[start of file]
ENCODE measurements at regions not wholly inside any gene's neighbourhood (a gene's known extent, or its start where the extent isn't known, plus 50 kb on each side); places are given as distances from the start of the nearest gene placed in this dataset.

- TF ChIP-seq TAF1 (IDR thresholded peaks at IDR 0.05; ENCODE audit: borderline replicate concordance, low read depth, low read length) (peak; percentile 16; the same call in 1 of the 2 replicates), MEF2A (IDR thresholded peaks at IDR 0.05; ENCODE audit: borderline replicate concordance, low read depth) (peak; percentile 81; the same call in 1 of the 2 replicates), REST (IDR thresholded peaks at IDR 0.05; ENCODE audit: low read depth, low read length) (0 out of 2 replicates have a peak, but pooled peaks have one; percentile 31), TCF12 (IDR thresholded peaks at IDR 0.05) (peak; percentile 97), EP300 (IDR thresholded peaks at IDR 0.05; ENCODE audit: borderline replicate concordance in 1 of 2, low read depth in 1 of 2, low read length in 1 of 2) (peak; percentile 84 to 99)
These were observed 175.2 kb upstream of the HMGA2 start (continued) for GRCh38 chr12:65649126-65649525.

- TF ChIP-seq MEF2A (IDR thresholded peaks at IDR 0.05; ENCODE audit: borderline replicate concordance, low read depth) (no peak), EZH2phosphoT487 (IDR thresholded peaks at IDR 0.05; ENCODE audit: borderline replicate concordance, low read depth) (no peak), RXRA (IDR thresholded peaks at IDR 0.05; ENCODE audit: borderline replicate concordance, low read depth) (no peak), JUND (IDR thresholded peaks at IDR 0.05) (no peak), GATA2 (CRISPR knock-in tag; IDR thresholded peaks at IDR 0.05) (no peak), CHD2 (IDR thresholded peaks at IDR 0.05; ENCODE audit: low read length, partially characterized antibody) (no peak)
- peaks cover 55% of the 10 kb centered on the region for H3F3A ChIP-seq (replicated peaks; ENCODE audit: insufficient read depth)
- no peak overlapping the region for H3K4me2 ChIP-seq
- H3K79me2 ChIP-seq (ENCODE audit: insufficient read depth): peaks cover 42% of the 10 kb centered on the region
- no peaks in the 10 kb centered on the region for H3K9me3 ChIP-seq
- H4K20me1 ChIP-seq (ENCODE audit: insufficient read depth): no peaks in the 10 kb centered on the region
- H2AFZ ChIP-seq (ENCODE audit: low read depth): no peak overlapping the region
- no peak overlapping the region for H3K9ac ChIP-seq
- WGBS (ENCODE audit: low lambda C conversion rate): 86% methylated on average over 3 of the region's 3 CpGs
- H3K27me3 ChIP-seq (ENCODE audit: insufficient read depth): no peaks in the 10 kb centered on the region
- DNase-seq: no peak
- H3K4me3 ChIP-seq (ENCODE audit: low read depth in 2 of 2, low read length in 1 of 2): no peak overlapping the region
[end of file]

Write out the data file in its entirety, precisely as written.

ENCODE measurements at regions not wholly inside any gene's neighbourhood (a gene's known extent, or its start where the extent isn't known, plus 50 kb on each side); places are given as distances from the start of the nearest gene placed in this dataset.

- TF ChIP-seq TAF1 (IDR thresholded peaks at IDR 0.05; ENCODE audit: borderline replicate concordance, low read depth, low read length) (peak; percentile 16; the same call in 1 of the 2 replicates), MEF2A (IDR thresholded peaks at IDR 0.05; ENCODE audit: borderline replicate concordance, low read depth) (peak; percentile 81; the same call in 1 of the 2 replicates), REST (IDR thresholded peaks at IDR 0.05; ENCODE audit: low read depth, low read length) (0 out of 2 replicates have a peak, but pooled peaks have one; percentile 31), TCF12 (IDR thresholded peaks at IDR 0.05) (peak; percentile 97), EP300 (IDR thresholded peaks at IDR 0.05; ENCODE audit: borderline replicate concordance in 1 of 2, low read depth in 1 of 2, low read length in 1 of 2) (peak; percentile 84 to 99)
These were observed 175.2 kb upstream of the HMGA2 start (continued) for GRCh38 chr12:65649126-65649525.

- TF ChIP-seq MEF2A (IDR thresholded peaks at IDR 0.05; ENCODE audit: borderline replicate concordance, low read depth) (no peak), EZH2phosphoT487 (IDR thresholded peaks at IDR 0.05; ENCODE audit: borderline replicate concordance, low read depth) (no peak), RXRA (IDR thresholded peaks at IDR 0.05; ENCODE audit: borderline replicate concordance, low read depth) (no peak), JUND (IDR thresholded peaks at IDR 0.05) (no peak), GATA2 (CRISPR knock-in tag; IDR thresholded peaks at IDR 0.05) (no peak), CHD2 (IDR thresholded peaks at IDR 0.05; ENCODE audit: low read length, partially characterized antibody) (no peak)
- peaks cover 55% of the 10 kb centered on the region for H3F3A ChIP-seq (replicated peaks; ENCODE audit: insufficient read depth)
- no peak overlapping the region for H3K4me2 ChIP-seq
- H3K79me2 ChIP-seq (ENCODE audit: insufficient read depth): peaks cover 42% of the 10 kb centered on the region
- no peaks in the 10 kb centered on the region for H3K9me3 ChIP-seq
- H4K20me1 ChIP-seq (ENCODE audit: insufficient read depth): no peaks in the 10 kb centered on the region
- H2AFZ ChIP-seq (ENCODE audit: low read depth): no peak overlapping the region
- no peak overlapping the region for H3K9ac ChIP-seq
- WGBS (ENCODE audit: low lambda C conversion rate): 86% methylated on average over 3 of the region's 3 CpGs
- H3K27me3 ChIP-seq (ENCODE audit: insufficient read depth): no peaks in the 10 kb centered on the region
- DNase-seq: no peak
- H3K4me3 ChIP-seq (ENCODE audit: low read depth in 2 of 2, low read length in 1 of 2): no peak overlapping the region